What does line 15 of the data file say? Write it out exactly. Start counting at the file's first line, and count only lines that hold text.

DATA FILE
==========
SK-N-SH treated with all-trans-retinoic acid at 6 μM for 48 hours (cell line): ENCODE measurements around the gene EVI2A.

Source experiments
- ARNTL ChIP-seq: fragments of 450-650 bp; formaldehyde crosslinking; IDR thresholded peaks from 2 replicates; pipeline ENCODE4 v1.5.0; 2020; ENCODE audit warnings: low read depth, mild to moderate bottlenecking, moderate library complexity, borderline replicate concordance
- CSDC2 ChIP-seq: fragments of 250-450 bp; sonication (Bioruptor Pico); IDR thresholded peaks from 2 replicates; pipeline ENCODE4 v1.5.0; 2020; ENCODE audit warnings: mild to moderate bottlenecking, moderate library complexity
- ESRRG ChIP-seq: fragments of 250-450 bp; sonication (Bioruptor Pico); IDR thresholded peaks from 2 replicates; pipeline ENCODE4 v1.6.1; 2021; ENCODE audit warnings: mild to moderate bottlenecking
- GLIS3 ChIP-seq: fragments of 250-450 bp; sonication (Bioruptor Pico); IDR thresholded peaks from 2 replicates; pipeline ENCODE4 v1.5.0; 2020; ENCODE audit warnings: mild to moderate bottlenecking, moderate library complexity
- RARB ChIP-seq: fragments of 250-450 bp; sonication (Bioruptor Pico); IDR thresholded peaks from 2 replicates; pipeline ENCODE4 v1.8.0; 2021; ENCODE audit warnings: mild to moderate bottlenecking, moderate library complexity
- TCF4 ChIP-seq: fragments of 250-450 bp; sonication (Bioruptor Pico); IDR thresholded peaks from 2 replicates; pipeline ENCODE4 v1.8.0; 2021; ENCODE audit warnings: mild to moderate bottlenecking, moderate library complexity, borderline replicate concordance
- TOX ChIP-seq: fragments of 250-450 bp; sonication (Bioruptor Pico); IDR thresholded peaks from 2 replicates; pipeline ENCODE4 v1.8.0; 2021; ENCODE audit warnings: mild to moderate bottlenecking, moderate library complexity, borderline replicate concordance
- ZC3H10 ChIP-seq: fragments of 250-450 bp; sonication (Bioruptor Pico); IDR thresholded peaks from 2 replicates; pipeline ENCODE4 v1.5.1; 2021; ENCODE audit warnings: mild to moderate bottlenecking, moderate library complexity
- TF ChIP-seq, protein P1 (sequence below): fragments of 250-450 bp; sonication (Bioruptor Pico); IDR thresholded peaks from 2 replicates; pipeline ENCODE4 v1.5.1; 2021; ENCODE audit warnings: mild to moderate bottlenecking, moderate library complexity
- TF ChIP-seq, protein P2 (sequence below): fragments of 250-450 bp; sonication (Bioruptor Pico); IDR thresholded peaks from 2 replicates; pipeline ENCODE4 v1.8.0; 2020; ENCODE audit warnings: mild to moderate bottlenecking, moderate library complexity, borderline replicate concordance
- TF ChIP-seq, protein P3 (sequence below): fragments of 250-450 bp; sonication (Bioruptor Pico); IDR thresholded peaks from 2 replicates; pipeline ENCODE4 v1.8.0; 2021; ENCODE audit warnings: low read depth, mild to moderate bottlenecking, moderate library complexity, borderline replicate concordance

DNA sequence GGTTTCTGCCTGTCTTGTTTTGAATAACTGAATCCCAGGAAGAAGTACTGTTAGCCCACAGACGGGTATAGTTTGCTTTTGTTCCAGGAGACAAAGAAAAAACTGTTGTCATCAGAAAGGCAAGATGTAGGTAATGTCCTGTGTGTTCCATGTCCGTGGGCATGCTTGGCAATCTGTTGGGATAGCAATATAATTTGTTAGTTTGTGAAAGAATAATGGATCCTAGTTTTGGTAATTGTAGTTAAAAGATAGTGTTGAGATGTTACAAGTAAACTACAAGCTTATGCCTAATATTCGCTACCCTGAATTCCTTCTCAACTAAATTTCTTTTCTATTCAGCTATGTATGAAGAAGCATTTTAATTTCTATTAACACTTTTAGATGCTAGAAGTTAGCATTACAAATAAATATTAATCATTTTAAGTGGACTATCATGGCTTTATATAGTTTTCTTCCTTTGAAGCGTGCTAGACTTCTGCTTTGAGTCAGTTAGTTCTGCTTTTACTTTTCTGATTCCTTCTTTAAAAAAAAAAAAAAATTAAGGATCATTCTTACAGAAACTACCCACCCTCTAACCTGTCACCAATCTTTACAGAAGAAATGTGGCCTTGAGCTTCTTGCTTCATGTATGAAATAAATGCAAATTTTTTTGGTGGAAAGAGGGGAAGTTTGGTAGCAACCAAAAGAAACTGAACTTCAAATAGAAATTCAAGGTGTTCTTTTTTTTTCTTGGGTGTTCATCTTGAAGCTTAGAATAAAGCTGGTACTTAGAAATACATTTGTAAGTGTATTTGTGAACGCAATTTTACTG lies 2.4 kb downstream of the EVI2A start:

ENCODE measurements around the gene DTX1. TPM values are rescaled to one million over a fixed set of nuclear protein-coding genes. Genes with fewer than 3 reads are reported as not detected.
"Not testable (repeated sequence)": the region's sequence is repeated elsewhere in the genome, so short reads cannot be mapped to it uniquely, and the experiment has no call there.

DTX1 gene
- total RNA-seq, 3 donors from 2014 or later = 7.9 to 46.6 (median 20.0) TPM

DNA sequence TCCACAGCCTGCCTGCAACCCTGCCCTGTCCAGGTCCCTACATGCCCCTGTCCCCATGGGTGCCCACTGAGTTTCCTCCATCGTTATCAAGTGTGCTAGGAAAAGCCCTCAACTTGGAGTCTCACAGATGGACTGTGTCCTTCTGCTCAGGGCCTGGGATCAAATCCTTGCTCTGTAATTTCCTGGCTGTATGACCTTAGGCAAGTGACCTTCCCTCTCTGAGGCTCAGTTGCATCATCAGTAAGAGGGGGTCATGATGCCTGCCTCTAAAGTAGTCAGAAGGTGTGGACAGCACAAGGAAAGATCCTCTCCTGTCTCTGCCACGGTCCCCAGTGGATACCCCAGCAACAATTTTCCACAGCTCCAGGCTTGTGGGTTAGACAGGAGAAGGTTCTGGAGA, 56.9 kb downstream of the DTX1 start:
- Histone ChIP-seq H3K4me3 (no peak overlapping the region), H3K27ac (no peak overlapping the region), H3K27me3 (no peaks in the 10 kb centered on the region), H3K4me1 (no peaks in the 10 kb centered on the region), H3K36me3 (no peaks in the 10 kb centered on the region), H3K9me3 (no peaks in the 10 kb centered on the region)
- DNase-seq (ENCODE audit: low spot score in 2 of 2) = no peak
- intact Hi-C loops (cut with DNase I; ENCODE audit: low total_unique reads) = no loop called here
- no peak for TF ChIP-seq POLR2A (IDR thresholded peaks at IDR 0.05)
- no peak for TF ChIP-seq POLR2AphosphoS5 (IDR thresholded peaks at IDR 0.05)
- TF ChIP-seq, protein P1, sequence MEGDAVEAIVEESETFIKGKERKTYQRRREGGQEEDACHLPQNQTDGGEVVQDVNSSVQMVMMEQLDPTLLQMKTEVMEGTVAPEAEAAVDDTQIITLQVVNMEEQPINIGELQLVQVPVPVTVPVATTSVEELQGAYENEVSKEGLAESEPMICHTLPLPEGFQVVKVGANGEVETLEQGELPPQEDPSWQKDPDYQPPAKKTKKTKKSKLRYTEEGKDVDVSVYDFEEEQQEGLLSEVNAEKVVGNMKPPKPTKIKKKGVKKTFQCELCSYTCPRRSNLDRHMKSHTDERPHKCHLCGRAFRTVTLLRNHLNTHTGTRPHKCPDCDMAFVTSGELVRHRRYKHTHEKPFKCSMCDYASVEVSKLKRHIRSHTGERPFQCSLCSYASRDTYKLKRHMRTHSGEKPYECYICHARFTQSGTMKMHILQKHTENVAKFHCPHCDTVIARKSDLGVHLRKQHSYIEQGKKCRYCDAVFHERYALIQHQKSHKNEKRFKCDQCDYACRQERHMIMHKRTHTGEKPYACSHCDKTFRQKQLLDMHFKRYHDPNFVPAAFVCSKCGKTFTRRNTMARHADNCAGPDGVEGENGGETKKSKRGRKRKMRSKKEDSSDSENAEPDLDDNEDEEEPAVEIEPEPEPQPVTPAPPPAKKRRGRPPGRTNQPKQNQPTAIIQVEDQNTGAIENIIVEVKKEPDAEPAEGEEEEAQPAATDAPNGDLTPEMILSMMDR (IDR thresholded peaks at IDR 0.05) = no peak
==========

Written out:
ENCODE measurements around the gene DTX1. TPM values are rescaled to one million over a fixed set of nuclear protein-coding genes. Genes with fewer than 3 reads are reported as not detected.